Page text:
Tuesday, May 15, 2007

What's big, yellow...

I was never good at those shark in the custard jokes.

Two letters in reply to a piece I missed in the Indy (which I am sure is traceable):

Sir: Your feature on the huge area of land occupied by oilseed rape (12 May) made me recall a conversation with my father, a former airline pilot. I remarked about how much of France and England were covered in yellow fields and he said that this was how you could tell, from 37,000 feet, where the boundaries of the EU were. Present airline pilots may like to confirm if this is still the case. This would seem to indicate that the supply of oilseed rape products is determined by subsidy, rather than demand.

Sir: "The Rape of Spring"?(article, 12 May) "Garish"; "Slicks of Day-Glo yellow"; "an intercontinental crisis"? What an emotive introduction to a report that fails to find any evidence for a major role for oilseed rape in hay fever. This is a crop that produces a useful and healthy oil, which could also help to cut our carbon dioxide production.

Interesting. I am also keen to understand how it helps cut our CO2 production.

This allows me to air one of my odd ponders, like what happens to the inland climate if we suck all the energy out of the air coming in from the sea with wind farms (just asking - it may be minimal).

I remember an album from my youth, called, I think, Albedo 0.39, which was the reflectivity of the Earth.

My ponder is what the effect of such high reflectivity crops are vs. a darker green on the whole sun beating down thing? One has to presume there may be one if the coverage gets significant.

It struck me as I was leaving the UK for Geneva to help save the planet with RE:tie. By air, I have to admit. But as the Indy did point out yesterday - Deforestation: The hidden cause of global warming (I must mention two things. One is that I do recall us all being a bit worried about cutting down rain forests even when I was a kid, so how hidden it is/was escapes me. Two: that's no excuse to keep on wasting away now) - the whole travel thing rather pales (pun intended) in comparison to other effects... possibly.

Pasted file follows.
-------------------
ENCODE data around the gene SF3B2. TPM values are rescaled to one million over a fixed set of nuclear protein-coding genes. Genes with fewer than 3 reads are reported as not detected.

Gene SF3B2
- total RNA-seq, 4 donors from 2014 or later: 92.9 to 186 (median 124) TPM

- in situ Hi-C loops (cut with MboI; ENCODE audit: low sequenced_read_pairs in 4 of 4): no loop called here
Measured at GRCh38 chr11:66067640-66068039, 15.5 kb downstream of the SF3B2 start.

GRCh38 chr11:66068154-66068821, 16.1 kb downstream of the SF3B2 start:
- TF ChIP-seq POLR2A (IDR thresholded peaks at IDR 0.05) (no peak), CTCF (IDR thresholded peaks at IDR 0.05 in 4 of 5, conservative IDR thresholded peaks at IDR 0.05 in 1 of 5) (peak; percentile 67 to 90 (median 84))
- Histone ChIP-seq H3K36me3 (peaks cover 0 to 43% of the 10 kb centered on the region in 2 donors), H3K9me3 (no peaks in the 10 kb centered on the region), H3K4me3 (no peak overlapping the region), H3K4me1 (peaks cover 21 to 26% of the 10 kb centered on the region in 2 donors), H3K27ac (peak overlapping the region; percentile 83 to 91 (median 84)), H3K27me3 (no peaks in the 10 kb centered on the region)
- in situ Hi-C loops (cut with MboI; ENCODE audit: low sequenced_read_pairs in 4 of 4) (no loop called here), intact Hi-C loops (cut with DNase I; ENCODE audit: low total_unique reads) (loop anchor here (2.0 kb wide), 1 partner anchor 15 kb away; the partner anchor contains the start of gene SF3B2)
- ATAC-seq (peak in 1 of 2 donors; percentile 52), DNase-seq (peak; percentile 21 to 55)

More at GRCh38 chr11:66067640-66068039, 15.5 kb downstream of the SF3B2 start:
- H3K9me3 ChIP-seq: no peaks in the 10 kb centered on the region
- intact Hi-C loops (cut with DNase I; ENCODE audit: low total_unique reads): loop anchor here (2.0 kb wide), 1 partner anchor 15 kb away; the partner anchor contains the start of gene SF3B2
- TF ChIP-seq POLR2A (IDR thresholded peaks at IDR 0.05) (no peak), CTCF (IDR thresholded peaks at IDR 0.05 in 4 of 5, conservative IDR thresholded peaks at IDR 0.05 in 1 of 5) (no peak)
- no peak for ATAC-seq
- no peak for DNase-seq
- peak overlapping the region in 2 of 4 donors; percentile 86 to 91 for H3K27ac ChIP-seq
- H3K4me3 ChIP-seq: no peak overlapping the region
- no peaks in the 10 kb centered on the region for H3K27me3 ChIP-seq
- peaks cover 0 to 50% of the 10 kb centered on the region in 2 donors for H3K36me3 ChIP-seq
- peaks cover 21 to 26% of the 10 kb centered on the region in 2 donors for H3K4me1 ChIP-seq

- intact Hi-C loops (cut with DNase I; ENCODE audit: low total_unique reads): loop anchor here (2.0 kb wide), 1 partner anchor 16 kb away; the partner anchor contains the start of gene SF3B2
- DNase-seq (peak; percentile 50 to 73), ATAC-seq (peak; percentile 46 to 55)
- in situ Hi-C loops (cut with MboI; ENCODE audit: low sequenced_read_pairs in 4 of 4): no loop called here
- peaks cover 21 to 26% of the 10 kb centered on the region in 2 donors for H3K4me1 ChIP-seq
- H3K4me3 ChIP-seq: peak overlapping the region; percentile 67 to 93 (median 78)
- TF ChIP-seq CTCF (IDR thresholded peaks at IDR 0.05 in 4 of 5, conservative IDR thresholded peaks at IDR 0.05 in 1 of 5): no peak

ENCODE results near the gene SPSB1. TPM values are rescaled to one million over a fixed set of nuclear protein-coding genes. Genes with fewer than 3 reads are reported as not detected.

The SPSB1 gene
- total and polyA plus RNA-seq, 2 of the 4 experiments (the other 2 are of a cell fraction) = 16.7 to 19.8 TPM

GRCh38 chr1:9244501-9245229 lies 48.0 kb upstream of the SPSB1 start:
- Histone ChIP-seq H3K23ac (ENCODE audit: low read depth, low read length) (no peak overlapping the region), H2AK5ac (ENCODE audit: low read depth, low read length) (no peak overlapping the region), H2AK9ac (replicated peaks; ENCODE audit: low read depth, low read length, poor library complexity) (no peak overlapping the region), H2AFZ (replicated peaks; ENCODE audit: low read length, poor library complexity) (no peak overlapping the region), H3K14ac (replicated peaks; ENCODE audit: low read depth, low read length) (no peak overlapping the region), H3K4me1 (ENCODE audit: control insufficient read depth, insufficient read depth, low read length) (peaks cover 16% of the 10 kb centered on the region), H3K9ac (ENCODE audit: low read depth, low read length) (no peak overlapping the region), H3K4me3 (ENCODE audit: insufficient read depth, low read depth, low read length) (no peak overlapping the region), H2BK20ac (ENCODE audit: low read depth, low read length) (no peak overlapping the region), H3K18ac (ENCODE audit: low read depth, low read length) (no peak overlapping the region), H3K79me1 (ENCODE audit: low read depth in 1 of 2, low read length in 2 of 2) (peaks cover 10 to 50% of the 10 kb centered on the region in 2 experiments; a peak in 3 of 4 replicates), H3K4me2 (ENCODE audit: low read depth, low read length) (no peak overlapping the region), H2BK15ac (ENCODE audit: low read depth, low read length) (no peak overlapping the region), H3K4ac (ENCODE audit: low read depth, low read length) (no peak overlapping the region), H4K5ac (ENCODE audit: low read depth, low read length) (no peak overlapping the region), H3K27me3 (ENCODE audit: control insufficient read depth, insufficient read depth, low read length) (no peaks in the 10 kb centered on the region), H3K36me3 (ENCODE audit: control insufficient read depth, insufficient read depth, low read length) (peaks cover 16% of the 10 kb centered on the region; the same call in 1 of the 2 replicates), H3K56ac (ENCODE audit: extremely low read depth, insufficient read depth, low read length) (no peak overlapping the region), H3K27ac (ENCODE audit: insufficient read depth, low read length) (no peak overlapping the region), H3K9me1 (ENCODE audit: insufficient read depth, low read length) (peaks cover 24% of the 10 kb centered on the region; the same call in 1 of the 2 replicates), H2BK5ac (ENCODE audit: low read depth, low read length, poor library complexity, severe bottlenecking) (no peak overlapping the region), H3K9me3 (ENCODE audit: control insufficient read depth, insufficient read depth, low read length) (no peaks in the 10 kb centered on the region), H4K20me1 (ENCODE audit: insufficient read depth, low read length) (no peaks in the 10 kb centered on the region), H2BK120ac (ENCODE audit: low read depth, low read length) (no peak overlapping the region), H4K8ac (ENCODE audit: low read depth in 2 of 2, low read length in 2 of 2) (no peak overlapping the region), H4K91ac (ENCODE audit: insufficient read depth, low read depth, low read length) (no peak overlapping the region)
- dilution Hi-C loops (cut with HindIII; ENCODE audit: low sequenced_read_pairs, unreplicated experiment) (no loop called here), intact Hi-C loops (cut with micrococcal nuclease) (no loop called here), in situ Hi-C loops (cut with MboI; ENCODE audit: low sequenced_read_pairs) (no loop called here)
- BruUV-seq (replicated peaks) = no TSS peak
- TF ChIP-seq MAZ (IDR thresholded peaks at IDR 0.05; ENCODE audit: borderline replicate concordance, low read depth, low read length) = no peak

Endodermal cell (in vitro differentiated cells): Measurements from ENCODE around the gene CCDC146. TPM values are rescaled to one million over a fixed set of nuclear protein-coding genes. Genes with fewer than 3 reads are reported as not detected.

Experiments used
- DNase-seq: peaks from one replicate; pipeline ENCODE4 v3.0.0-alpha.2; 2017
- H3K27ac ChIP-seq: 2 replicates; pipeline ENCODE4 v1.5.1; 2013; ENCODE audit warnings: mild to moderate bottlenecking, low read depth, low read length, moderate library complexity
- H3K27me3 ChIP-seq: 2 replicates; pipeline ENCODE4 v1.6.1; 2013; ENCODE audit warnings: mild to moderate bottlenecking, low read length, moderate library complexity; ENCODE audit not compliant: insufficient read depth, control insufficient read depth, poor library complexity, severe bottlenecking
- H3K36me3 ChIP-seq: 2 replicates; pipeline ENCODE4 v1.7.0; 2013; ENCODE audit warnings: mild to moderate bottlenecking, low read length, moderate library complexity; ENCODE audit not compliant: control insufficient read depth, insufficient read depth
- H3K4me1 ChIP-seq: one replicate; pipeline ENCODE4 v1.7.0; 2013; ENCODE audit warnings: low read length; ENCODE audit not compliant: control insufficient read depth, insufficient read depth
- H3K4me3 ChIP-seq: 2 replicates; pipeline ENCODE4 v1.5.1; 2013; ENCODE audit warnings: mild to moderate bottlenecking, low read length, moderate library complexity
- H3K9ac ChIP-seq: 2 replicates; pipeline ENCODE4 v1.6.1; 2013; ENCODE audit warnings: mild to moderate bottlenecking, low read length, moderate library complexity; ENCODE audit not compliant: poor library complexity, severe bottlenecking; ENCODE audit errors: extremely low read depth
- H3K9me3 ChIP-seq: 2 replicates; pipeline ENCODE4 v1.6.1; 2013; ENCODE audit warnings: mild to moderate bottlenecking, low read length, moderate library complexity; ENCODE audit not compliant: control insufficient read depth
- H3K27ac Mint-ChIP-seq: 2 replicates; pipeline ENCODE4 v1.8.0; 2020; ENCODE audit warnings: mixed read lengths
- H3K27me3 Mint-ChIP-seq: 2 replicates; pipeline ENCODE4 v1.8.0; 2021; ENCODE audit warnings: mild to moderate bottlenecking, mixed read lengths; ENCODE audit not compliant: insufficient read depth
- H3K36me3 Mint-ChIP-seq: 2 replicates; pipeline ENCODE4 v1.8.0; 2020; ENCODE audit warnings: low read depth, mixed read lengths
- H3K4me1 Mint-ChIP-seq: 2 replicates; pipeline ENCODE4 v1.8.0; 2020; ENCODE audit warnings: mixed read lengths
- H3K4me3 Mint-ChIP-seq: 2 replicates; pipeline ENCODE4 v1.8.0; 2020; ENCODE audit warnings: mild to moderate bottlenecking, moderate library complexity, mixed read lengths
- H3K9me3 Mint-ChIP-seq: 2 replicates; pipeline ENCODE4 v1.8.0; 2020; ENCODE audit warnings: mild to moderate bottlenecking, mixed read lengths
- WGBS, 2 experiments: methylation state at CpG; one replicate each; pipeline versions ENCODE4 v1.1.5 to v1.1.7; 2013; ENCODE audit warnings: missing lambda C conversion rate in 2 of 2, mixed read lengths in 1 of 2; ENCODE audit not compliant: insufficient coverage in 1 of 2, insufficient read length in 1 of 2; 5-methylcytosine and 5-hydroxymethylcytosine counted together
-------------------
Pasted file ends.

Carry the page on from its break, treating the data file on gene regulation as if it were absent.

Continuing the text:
Grist - If not an answer, a lead to further info

2 comments:

Dave said...

Re: The potential of Oilseed Rape in reducing CO2 emissions.

A simple transesterification process can turn the oil (for which farmers receive a few pence per litre), which is currently largely used to produce lower grade cooking oils, into a very usable bio-diesel. By definition, oilseed rape is a fully renewable source of usable fuel.

I know of several farmers who make their own bio-diesel this way - its something of a win-win-win for them; rape is fast growing, requires little attention and low levels of herbicides, they get subsidised for growing it, and once its grown, they can press the seed into cakes which are very nutritious as livestock food, and the resultant oil can easily be turned into a low cost bio-diesel fuel. I don't suppose that many of them let Uncle Gord's customs and revenue officials know that though.

Peter said...

Just back from an exhausting day at the NECltrying to flog RE:tie. Some hopefull leads.

Thanks for the reply.

It is a matter of some interest to me.

When (!) I make some serious dough from RE:tie, and after ten years' worth of debts are cleared first, I intend to look at what to do with our ageing fleet (well, me and the missus') of petrol cars.

Options of course include various conversions, especially as bodyworks still seem fine.

However, one notion is a Saab biodiesel, which looks nifty and seems to have a bit of grunt, too.

Thing is, I am worried that bio-crops, and hence those that use their fuel derivatives, are looking more and more like there needs to be some serious thought on an enviROI basis before getting too enthusisastic, too quickly.

But it's hard to argue with the fact it's better than petrol though!